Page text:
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Papico and Brigl & Bergmeister report backs up case for using paper labels

Friday, April 08, 2011

Press release from the issuing company

Papico and Brigl & Bergmeister have announced that they now have definitive proof that paper labels are a sustainable way forward compared to other materials.  

The report commissioned by label papers and flexible packaging paper manufacturer Brigl & Bergmeister in conjunction with its UK agent Papico has revealed some fascinating statistics concerning the environmental properties of paper labels.

The report is aimed at providing retailers with a detailed understanding of the carbon footprint of paper labels compared to plastic. In addition to its own findings, Papico also commissioned Intertek Expert Services, in coordination with Pira International, to conduct a streamlined comparison that looked at the production; transportation; disposal and recycling of both types of labels.

Its study showed a 'cradle to grave' assessment of paper and plastic and includes the production and delivery of materials; polymerisation; extrusion and thermoforming; transportation and waste processing.  

The report also refers to a study from the research institute CE Delft (Holland), which came to the conclusion that the carbon footprint of synthetic plastics is about five times higher than that of paper.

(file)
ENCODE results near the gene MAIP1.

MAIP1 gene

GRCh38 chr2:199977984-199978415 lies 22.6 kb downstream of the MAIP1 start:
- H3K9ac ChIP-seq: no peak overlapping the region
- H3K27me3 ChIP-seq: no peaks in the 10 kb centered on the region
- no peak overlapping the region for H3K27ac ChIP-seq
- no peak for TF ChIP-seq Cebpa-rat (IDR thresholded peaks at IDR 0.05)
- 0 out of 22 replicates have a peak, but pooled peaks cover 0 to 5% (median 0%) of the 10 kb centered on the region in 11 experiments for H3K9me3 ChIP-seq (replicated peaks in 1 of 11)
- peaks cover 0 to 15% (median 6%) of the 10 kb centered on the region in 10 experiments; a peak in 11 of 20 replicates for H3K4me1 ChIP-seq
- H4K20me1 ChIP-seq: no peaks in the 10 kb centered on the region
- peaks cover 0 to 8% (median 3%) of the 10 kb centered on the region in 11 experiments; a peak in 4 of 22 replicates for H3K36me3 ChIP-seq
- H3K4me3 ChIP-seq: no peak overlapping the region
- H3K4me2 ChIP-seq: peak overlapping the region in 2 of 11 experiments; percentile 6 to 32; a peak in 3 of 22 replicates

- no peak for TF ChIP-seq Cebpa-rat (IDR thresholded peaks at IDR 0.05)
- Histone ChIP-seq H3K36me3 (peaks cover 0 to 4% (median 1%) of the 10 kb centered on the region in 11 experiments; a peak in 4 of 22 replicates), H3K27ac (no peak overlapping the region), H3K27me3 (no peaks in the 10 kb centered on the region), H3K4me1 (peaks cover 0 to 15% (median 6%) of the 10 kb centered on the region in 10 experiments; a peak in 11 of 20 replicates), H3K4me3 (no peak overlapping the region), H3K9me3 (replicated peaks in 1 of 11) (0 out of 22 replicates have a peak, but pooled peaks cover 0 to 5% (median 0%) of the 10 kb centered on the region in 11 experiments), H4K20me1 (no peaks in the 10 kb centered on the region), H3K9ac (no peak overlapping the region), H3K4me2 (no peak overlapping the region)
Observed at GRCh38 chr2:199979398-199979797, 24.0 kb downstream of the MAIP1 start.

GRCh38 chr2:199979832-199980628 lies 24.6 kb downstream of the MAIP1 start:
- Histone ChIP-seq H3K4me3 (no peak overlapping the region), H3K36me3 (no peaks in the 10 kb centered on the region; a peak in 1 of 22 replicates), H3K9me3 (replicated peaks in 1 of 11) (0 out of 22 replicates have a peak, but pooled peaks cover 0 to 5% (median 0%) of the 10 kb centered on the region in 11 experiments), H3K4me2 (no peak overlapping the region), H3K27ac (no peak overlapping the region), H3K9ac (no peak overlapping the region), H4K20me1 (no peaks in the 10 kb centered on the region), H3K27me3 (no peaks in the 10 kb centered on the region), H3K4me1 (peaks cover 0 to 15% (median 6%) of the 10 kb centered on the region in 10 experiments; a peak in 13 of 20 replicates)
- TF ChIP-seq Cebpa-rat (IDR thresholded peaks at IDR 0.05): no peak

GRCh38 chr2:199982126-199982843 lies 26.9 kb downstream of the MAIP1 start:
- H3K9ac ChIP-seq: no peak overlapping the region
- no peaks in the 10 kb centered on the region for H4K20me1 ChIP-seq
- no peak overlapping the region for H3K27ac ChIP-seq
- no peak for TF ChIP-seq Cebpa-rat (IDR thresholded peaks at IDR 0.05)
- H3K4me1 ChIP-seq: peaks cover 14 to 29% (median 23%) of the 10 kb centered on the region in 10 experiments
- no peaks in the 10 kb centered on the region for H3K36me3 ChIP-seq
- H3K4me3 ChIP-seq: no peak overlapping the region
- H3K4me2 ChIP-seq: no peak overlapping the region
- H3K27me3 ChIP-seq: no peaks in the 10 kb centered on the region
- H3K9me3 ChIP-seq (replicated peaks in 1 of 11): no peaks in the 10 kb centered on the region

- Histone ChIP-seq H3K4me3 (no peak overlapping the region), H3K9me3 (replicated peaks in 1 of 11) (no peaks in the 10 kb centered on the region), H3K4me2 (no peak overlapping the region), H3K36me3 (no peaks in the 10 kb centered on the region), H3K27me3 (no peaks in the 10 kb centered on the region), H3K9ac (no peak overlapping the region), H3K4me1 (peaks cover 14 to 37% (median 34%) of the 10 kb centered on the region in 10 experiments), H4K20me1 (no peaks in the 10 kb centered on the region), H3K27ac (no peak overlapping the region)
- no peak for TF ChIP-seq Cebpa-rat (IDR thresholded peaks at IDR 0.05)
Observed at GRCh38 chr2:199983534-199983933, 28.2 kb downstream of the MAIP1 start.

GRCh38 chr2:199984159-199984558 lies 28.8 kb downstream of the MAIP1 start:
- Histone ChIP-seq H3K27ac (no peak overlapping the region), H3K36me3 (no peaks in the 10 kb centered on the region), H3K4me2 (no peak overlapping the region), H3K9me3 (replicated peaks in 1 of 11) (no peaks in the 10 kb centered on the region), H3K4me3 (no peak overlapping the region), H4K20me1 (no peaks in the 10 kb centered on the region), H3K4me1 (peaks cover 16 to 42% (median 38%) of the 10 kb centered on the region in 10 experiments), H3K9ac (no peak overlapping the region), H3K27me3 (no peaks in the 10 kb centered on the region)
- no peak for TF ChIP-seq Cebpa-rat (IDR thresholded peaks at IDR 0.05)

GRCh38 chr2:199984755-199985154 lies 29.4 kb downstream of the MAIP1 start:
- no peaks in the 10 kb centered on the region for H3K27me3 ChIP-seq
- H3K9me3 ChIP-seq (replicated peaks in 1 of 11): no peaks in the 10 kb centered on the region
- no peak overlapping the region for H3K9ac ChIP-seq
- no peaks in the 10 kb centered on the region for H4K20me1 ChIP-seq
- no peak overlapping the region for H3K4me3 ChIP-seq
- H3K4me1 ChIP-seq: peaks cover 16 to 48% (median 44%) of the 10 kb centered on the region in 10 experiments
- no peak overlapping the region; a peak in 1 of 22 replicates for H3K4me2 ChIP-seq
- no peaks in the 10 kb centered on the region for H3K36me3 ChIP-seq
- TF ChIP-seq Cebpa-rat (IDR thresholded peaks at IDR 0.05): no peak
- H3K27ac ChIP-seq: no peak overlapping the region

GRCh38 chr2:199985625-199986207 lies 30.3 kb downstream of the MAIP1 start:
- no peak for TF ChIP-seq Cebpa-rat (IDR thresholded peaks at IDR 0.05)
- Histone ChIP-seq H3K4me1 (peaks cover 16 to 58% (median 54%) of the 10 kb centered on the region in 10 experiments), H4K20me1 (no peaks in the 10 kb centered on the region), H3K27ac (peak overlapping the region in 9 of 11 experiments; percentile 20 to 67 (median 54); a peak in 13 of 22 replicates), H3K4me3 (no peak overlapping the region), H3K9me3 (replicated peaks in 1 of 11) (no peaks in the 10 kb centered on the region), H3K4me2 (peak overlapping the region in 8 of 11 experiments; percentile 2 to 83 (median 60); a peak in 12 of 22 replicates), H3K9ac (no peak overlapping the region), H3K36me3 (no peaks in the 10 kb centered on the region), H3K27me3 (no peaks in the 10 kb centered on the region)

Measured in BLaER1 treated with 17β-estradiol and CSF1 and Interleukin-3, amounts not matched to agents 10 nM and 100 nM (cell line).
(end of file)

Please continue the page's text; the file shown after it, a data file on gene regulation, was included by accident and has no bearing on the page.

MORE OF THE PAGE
Brigl & Bergmeister's tireless work to further improve its environmental status is also reflected in the report. It has spent millions in recent years diversifying energy usage from fossil fuels to hydro-electric, sourced from the rivers on which the mills are situated to investment in thermal capture systems. Brigl & Bergmeister is now an exceptionally low-carbon producer of papers and makes a very good contrast with the carbon cost of plastic label material producers.

Using the Niklasdorf production data instead of WRAP's production data (which is based on typical mills rather than 'best in class' mills), the carbon footprint of paper is reduced by more than 20% to 0.873 grams CO2 eq. per gramme of paper – that is nearly 70% lower than a plastic label of the same weight.

The environmental performance of paper gets even better if 'best in class' paper production is considered. The results show, according to Intertek/Pira, that even if it was possible to make a plastic label from 100% recycled polypropylene, gramme for gramme it would still have a larger carbon footprint than paper.

Papico director Paul Johnston-Knight commented on the release of the report. "It is excellent that paper labels have achieved recognition for being a sustainable way for brand owners to effectively market a product. There is no drop in speed or efficiency when moving from reel-fed plastic to paper but a huge gain in terms of environmental sustainability."

When looking at the recyclability of paper labels compared to labels manufactured from synthetic materials the difference is stark; as a percentage far more paper than plastic is recycled. Additionally the low degradability of polypropylene not only affects the world's oceans but its half-life period in rubbish dumps is at least 500 years. According to the Intertek/Pira study even in landfill paper labels degrade within a month or two and the natural resource depletion of paper is 84% lower than plastic.


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